In an earlier interview with Weekend Nation, Ministry of Justice spokesperson Pirirani Masanjala, whose office also speaks for the DPP and AG, said they were still waiting for instructions from ACB for the ministry to communicate with authorities in Jersey Island.
“It is the offices of the Director of Public Prosecutions and the Attorney General which communicate with other international institutions on such issues. But we only work on instructions. Until the ACB directs us, we cannot do anything. This is because we only have prosecutorial powers, but ACB has both the prosecutorial and investigative powers,” he said.
But a governance and accountability advocate Willy Kambwandira observed the slowness in prosecuting the case puts to question the ACB’s independence in prosecuting high-profile cases and also raises concern over selective prosecution of corruption cases.
He noted there was a lot of rhetoric on making the bureau independent yet the “truth remains that the ACB is at the mercy of politicians”.
“The only way out is to change the legal framework that guides operations of the bureau, including recruitment of its director general. Unless we change the law, Malawians should not read much in the investigations, and sadly, this is frustrating the fight against corruption.
“The reality is that ACB remains under capture, and institutions that are supposed to work with the bureau are even becoming more questionable in their conduct, determination and prioritisation of issues, they seem not to be keen on high-profile corruption cases,” said Kambwandira, who is executive director of Centre for Social Accountability and Transparency.
While expressing concern on the manner ACB was handling the issue, National Anti-Corruption Alliance chairperson Moses Mkandawire said Parliament, through its relevant committees, should ask ACB and DPP to explain what they were doing to help each other in probing the matter.
“Remaining quiet like that for a long time raises questions of the integrity, commitment and seriousness on the part of ACB because we are not talking about simple money; K61 billion is a lot,” he said.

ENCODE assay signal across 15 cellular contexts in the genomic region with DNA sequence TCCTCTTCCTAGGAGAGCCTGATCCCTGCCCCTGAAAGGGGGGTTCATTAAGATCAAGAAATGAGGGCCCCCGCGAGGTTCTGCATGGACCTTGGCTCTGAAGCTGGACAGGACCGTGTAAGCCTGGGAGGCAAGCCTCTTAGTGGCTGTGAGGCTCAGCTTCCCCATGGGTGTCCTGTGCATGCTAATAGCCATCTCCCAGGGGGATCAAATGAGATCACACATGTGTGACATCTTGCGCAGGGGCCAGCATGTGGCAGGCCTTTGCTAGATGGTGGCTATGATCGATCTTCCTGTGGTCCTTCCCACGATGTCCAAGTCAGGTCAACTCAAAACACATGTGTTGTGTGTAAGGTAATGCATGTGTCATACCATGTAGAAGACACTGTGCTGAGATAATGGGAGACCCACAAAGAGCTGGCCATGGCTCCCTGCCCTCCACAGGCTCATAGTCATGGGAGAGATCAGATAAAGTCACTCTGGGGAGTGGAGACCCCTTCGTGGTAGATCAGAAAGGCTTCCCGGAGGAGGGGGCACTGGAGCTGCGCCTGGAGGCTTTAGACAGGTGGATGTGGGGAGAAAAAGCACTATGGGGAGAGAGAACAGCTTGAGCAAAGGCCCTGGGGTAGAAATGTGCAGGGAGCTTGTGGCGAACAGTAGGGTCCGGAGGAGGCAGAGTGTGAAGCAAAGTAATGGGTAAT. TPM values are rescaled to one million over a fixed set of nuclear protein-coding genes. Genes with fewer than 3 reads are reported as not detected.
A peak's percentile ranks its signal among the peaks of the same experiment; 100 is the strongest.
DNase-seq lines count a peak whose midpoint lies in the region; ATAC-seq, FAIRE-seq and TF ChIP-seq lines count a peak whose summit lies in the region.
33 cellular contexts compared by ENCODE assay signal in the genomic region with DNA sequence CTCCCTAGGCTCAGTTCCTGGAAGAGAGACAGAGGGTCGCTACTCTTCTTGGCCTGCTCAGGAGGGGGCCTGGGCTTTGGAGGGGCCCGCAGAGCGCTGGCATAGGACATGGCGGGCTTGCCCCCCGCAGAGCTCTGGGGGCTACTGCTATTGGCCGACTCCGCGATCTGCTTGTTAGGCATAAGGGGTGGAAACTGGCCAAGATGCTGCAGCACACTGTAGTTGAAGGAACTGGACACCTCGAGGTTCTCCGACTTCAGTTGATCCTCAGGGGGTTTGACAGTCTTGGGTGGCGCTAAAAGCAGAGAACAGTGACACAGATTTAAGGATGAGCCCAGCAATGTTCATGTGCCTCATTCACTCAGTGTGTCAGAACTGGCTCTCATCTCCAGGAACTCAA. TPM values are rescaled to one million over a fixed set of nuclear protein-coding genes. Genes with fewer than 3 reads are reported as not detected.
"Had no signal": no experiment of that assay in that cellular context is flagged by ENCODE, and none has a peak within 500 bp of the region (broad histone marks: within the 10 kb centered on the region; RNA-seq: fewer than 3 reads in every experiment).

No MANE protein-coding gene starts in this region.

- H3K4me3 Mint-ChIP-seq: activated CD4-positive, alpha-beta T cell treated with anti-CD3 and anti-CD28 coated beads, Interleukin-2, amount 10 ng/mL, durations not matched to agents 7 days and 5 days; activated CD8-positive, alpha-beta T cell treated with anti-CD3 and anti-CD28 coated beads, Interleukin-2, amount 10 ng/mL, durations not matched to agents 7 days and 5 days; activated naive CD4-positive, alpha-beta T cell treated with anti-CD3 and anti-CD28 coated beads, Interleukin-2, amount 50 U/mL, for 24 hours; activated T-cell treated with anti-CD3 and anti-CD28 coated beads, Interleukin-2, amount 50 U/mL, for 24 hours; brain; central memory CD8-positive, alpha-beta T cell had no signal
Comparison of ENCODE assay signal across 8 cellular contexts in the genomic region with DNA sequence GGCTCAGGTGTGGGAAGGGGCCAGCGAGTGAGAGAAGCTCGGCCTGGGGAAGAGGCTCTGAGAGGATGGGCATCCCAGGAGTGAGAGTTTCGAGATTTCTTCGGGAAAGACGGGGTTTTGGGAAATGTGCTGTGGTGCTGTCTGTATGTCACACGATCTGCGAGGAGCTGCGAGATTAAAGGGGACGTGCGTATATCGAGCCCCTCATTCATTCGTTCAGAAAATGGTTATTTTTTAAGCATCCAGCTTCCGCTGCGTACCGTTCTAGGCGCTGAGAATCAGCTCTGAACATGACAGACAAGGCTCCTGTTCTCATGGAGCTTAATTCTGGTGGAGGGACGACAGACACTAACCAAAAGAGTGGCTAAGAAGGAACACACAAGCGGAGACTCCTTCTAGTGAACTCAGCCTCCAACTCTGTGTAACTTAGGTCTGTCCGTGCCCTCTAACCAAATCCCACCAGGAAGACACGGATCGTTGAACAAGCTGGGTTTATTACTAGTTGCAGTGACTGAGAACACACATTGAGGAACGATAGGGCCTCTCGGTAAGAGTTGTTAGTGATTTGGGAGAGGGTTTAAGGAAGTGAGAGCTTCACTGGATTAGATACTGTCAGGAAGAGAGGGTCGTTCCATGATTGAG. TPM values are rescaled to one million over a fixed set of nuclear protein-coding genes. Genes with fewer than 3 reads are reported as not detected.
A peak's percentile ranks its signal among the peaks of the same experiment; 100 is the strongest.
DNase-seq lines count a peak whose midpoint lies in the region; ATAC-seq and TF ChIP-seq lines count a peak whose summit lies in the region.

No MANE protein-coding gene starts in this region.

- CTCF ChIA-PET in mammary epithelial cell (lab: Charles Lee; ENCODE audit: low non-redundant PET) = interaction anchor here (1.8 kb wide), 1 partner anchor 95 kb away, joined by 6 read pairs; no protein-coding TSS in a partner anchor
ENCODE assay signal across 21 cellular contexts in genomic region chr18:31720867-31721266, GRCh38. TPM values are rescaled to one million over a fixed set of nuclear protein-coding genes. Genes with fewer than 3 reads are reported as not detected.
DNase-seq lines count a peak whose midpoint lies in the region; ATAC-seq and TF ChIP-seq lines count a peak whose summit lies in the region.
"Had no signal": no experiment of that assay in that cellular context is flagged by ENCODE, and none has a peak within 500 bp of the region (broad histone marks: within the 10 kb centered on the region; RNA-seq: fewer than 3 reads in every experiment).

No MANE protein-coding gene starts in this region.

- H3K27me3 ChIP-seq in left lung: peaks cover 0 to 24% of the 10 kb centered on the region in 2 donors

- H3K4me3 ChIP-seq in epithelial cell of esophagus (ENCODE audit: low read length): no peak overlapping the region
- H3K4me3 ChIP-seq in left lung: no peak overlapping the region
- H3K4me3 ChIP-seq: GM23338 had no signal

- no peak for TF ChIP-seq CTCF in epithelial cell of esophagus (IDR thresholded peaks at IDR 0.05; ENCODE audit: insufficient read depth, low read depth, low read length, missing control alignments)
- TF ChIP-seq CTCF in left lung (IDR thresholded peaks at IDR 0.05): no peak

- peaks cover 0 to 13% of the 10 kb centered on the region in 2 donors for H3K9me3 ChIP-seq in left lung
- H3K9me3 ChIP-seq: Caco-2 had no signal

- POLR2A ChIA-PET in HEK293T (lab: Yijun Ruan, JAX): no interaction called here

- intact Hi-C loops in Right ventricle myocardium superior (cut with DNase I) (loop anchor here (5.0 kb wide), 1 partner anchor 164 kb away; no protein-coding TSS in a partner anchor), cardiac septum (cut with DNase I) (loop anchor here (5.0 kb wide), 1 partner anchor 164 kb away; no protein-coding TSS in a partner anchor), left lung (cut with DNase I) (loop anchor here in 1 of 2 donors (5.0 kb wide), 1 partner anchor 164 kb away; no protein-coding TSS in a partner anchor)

Legally, the ACB is supposed to report to the Legal Affairs Committee of Parliament regarding its work, but the committee’s chairperson Peter Dimba said they have no report from ACB relating to the probe.
“They have not briefed us anything on that issue so before they do that, there is nothing we can do because we are not even aware of the developments surrounding the probe,” he said.
ACB’s failure to probe Bingu’s wealth and loss of the information it obtained from Jersey Island happened at the same time the Democratic Progressive Party’s administration either silently dropped some cases linked to the former president or the cases stalled.
Dropped cases included one in which government wanted to turn Bineth Trust, run by the former leader, into a public trust.
Government also dropped a treason case, popularly known as ‘the Midnight Six’ in which six Cabinet ministers were accused of plotting to unconstitutionally take over the reins of power. Those that stalled included the one on the death of Polytechnic student Robert Chasowa and the cases on the July 20 2013 killings that saw 20 protesters killed by police in Mzuzu.